Traditionally, genes are classified according to their ability to produce proteins. However, this study published in the journal Molecular Psychiatry sheds light on the importance of non-coding genes such as Snhg11. These genes do not code for proteins, but play a critical role in regulating gene activity, influencing development and potentially contributing to disease.

The research team from the Center for Genomic Regulation (CRG) focused on the hippocampus, a region of the brain that plays a critical role in the development of memory and learning. Experiments in mice and human tissue have shown that Snhg11 is less active in the brains of people with Down syndrome.

The lead author of the study, Dr. “Snhg11 is specifically active in a part of the hippocampus that is critical for learning and memory formation,” explains Cesar Sierra. “We found that reducing Snhg11 expression leads to fewer new neurons and changes in plasticity that are necessary for learning and memory.”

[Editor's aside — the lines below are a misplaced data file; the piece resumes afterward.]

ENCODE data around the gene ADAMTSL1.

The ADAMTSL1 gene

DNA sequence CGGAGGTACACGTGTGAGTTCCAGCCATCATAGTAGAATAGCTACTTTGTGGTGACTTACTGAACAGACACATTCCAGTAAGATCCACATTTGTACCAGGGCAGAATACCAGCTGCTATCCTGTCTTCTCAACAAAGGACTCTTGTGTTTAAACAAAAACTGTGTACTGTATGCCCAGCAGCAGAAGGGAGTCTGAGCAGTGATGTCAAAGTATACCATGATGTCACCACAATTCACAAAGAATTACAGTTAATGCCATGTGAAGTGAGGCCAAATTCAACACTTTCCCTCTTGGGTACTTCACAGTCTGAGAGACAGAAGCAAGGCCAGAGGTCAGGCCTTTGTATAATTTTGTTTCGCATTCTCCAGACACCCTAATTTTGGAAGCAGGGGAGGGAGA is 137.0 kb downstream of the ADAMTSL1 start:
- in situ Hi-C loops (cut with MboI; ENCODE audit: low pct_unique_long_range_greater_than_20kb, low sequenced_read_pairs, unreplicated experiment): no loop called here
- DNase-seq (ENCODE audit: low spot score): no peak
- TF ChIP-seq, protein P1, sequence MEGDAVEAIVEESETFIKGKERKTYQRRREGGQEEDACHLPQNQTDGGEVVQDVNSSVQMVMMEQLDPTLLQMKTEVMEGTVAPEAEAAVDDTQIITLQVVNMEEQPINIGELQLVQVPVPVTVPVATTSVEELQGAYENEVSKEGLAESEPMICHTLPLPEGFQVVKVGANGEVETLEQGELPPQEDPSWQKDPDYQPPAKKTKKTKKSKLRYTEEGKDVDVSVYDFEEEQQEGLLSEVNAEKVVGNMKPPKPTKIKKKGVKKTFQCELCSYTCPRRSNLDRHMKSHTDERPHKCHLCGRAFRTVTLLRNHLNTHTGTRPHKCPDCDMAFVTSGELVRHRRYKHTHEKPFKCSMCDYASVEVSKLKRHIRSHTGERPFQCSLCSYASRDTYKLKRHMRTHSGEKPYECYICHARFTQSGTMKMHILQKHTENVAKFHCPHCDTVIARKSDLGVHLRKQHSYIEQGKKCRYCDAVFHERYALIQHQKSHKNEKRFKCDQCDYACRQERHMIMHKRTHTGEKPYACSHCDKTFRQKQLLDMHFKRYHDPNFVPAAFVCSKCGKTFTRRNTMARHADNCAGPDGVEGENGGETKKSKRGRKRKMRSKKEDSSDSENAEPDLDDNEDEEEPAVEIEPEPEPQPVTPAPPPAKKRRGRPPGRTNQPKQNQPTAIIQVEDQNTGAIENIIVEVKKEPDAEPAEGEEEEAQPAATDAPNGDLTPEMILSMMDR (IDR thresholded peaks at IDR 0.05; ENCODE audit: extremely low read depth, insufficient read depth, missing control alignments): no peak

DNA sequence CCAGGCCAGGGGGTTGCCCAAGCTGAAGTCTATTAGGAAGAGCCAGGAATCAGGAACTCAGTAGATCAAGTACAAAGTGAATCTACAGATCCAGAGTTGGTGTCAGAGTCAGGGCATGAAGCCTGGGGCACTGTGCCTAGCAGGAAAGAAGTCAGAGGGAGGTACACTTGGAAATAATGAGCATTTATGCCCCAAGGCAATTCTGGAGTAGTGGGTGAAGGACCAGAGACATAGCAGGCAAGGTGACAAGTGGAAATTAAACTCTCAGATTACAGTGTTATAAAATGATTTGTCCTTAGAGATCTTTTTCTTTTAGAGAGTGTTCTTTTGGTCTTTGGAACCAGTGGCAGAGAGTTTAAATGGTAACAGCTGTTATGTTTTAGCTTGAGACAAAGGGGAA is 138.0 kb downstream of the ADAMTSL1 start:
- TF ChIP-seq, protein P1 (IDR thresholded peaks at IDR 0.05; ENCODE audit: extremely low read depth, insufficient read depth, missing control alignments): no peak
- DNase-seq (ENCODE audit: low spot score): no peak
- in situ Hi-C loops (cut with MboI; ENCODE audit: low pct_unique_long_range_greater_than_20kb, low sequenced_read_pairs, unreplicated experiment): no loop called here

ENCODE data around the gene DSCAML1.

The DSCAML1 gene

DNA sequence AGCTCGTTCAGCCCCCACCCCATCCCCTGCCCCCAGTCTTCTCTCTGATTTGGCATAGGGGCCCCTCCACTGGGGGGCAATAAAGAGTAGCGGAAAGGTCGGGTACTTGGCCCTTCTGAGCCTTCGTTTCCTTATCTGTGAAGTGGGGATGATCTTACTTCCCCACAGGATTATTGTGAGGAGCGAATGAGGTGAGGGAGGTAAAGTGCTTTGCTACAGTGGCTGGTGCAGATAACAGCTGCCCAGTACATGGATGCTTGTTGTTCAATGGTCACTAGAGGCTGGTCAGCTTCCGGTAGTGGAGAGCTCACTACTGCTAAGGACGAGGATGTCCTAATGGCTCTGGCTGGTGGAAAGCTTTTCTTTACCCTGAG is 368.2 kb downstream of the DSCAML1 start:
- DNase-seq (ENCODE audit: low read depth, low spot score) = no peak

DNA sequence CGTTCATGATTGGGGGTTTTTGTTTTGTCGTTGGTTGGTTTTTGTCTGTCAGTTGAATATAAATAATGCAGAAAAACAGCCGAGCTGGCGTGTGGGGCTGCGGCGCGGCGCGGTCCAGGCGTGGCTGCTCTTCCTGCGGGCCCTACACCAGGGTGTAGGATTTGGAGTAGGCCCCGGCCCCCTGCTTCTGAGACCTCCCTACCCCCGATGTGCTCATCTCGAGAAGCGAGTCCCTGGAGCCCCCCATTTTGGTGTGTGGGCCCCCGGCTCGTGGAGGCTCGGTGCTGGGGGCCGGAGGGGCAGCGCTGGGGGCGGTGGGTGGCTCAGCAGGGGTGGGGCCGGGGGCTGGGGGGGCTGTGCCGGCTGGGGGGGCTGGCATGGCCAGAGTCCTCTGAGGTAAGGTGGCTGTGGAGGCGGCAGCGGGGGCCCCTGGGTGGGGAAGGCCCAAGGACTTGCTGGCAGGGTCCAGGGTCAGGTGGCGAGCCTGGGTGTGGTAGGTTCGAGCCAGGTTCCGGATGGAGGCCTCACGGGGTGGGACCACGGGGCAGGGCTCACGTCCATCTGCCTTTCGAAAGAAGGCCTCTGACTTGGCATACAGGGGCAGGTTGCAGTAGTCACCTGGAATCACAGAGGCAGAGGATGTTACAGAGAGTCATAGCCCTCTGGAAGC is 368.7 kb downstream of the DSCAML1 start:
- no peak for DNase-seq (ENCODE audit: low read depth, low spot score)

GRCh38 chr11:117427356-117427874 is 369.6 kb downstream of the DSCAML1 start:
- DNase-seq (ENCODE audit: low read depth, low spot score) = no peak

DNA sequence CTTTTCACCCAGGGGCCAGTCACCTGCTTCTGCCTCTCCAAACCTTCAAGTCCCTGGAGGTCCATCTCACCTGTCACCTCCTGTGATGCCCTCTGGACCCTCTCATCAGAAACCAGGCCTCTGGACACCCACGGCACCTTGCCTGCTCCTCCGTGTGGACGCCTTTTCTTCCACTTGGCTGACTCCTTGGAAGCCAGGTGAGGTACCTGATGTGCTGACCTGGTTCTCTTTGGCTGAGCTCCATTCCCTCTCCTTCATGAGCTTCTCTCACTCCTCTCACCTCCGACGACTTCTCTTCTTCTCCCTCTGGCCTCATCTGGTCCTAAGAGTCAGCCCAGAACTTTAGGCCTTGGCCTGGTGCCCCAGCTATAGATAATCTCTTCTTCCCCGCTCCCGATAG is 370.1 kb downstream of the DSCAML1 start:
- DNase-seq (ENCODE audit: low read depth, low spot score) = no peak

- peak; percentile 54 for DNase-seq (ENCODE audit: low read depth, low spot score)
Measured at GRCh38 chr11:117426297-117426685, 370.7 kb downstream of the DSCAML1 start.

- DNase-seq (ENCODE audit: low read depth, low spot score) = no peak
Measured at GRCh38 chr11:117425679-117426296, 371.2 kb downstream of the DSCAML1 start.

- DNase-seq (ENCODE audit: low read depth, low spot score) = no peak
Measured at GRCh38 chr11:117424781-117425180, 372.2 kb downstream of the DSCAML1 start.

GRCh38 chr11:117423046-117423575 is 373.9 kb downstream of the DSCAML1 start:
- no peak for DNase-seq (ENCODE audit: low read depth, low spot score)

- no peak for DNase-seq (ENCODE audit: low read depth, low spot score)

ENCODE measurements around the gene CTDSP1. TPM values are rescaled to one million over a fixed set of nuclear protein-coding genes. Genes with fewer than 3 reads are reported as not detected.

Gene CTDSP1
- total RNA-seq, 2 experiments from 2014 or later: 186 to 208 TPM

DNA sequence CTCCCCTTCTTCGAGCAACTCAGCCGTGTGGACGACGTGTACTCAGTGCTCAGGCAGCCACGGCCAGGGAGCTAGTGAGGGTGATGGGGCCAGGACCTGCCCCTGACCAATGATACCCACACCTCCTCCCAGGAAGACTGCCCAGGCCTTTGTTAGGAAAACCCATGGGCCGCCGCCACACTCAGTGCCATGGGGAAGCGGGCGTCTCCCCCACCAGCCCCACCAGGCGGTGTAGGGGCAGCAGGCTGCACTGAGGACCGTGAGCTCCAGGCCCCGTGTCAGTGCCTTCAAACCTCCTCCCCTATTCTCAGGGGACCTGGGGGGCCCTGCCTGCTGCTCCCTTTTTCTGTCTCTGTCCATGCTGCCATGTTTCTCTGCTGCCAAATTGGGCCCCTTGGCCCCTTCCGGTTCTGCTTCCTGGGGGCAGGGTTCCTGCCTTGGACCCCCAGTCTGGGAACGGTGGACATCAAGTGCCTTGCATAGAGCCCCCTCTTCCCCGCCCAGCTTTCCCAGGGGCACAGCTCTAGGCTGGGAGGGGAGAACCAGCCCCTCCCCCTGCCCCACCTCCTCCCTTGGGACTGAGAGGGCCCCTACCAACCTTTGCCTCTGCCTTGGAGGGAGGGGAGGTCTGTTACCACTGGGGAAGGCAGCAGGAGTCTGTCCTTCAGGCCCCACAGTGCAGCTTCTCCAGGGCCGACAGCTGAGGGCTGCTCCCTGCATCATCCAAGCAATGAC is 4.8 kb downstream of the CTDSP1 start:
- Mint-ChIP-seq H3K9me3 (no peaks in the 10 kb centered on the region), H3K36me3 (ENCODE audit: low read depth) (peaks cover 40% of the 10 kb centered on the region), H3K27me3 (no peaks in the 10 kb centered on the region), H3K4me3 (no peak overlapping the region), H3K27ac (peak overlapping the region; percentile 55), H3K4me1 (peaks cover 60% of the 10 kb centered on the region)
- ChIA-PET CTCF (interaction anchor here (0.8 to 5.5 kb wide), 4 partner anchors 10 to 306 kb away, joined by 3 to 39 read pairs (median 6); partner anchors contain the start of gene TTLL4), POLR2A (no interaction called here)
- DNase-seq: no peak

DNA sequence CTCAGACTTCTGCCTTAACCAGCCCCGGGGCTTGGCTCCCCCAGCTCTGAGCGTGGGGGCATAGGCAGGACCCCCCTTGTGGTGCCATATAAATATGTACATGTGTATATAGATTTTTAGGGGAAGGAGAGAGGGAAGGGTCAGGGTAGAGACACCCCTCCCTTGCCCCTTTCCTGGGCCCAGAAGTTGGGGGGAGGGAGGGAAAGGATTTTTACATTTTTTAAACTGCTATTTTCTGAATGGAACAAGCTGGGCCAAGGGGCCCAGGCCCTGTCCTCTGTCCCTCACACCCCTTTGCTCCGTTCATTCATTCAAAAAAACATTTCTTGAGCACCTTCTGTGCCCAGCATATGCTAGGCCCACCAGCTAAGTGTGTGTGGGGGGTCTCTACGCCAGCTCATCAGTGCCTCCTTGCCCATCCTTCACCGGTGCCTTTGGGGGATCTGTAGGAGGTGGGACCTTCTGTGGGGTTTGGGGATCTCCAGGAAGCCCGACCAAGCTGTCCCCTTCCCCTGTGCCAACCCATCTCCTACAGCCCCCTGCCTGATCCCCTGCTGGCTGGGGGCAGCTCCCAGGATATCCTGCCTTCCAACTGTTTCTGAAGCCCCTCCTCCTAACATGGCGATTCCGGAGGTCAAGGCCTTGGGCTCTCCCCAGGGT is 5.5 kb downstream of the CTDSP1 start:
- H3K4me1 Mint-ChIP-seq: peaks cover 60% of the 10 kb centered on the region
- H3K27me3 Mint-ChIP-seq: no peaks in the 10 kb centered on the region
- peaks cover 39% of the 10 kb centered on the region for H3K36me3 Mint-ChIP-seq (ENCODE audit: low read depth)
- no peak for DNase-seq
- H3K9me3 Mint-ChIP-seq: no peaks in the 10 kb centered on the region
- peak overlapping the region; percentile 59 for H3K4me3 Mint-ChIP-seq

Other experiments confirmed the effect of Snhg11 on brain function. Mice with reduced Snhg11 activity showed impairments in synaptic plasticity (the ability of neurons to strengthen connections over time), a process vital for learning and memory. These mice also had difficulty creating new neurons.

The researchers plan to further investigate the exact mechanisms by which Snhg11 affects brain function.

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Source: Ferra

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